Reading List

Reading List for Ms. Manning’s Pre-AP  World Geography, in no particular order

Must read AT LEAST one non-fiction; second book can be either fiction or non-fiction.  No more than 1 from the US.  Fall project directions follow the list.  These should be available either through the school library or the public library.

Non-fiction

Goodbye to a River John Graves (canoe trip down the 1950s Brazos River before the dams, a “powerful tribute to a vanishing way of life and its ever-changing natural environment.”)

A Walk in the Woods: Rediscovering America on the Appalachian Trail  Bill Bryson (attempts the AT, with humor and stories)

Storyville, USA  Dale Peterson (journey across America’s small towns)

Child Of The Dark: The Diary Of Carolina Maria De Jesus  Carolina Maria de Jesus (life for the poor in Brazil’s favelas)

The Fifth Chinese Daughter  Jade Snow Wong (Chinese migrate to America)

Chain of Fire Beverley Naidoo (resisting apartheid in South Africa)

A Journey Through Texas: Or A Saddle-Trip On The Southwestern Frontier  Frederick Law Olmsted (Texas in 1856, by the man who designed Central Park)

The California and Oregon Trail: Being Sketches of Prairie and Rocky Mountain Life  Francis Parkman (1846 journey through the Western US)

Reading Lolita in Tehran: A Memoir in Books  Azar Nafisi (1980s Iran)

A Long Way Gone Ishmael Beah (This is how wars are fought now: by children, hopped-up on drugs and wielding AK-47s.  True story)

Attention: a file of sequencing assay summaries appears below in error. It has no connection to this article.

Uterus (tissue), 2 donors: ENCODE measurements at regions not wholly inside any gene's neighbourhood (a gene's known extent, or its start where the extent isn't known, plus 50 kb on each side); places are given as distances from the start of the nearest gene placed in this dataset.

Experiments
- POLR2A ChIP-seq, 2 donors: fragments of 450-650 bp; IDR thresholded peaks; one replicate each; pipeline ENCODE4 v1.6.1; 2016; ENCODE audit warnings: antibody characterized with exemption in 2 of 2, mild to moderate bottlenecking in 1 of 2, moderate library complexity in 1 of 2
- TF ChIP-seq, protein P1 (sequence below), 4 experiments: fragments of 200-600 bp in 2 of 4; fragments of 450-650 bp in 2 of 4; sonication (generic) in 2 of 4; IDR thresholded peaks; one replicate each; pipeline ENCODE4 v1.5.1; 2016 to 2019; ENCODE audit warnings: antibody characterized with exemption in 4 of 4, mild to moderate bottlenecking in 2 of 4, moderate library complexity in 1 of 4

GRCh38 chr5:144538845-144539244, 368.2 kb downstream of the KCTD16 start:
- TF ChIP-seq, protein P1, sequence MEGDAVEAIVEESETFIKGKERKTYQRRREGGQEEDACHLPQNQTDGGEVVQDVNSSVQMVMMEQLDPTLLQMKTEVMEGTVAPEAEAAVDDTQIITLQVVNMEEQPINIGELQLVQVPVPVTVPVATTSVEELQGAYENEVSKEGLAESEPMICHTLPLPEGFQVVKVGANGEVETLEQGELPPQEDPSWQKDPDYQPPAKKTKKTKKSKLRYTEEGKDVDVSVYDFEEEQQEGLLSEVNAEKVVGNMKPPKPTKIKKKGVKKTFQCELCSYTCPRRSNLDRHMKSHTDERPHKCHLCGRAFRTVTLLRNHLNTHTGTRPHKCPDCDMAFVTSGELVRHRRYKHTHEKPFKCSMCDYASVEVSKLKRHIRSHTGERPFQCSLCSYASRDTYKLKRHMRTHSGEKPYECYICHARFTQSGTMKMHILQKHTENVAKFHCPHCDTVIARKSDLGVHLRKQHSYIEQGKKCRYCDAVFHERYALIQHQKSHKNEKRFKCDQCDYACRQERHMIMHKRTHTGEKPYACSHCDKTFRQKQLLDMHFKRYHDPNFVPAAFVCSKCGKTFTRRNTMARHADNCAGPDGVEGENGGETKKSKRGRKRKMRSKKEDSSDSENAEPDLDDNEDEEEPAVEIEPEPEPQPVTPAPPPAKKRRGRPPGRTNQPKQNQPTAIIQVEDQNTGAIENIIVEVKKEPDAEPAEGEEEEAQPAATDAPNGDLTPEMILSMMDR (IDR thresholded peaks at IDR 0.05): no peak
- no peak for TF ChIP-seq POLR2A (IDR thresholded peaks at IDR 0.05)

Cadillac Desert : the American West and Its Disappearing WaterMarc Reisner (water and the west)

Zarafa A Giraffe’s True Story from Deep in Africa to the Heart of Paris Michael Allin (a gift for King Charles in 1826)

Diamond A Journey to the Heart of an Obsession Matthew Hart (diamonds and history)

Measuring America How an Untamed Wilderness Shaped the United States and Fulfilled the Promise of Democracy Andro Linklater (how we got our inches and feet to measure the land)

The Shaman’s Coat A Native History of Siberia  Anna Reid (Siberian history and travelogue)

The World of Gerard Mercator The Mapmaker Who Revolutionized Geography  Andrew Taylor

A Short Walk in the Hindu Kush Eric Newby (Englishman in the mountains)

When China Ruled the Seas  Louise Levathes (treasure fleet of the 1400s)

The Travels of Marco Polo  Marco Polo (the original European travelogue)

The Travels of Ibn Battuta: in the Near East, Asia and Africa, 1325-1354  Ibn Battuta (an early Moslem travelogue)

How to Lie with Maps  Mark Monmonier (how people manipulate maps to sell their version of the truth)

An American Plague: The True and Terrifying Story of the Yellow Fever Epidemic of 1793  Jim Murphy (Newbery Honor Book)

Postville: A Clash of Cultures in Heartland America Stephen Bloom (Orthodox Jews move to rural Postville and open a Kosher slaughterhouse)

Kon-Tiki: Across the Pacific by Raft  Thor Heyerdahl (classic: modern voyage traces South Americans to Polynesia)

Endurance: Shackleton’s Incredible Voyage  Alfred Lansing (to the South Pole, almost, in 1914)